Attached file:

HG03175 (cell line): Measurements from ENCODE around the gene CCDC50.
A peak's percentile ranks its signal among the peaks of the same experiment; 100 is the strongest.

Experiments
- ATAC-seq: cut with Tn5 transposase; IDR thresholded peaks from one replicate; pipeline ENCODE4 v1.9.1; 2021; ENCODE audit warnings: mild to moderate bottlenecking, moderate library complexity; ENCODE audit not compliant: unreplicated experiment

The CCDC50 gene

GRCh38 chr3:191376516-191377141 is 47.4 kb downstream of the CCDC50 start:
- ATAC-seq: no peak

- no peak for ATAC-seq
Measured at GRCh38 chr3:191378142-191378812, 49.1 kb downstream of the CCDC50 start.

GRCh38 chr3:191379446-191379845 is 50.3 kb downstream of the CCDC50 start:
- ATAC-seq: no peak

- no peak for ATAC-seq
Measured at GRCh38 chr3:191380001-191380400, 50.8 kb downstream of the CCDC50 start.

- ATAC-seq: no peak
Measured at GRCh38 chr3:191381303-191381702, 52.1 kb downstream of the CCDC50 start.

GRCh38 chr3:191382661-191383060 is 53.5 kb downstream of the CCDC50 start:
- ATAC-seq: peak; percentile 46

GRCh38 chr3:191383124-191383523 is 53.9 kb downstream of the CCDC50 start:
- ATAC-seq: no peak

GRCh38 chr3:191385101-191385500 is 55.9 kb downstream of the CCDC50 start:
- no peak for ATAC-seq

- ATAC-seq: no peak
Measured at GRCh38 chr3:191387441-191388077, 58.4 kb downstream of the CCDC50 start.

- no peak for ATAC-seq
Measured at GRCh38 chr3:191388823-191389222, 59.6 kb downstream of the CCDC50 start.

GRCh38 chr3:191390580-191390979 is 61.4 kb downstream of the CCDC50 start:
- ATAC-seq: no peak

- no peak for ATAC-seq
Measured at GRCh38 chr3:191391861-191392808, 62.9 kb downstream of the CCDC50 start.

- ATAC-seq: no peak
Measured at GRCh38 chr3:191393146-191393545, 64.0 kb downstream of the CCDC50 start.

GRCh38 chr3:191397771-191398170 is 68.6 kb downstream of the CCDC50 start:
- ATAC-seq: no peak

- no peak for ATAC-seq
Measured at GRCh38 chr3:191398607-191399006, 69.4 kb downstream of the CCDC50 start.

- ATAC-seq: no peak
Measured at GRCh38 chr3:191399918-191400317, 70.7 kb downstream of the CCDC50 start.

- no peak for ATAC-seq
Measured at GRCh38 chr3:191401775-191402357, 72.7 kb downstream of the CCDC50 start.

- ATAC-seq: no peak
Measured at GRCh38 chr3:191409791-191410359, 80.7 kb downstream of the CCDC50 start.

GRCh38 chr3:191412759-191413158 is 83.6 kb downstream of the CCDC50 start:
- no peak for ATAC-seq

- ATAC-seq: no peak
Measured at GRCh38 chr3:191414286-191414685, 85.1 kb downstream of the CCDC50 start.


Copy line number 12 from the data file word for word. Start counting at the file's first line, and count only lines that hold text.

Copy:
- no peak for ATAC-seq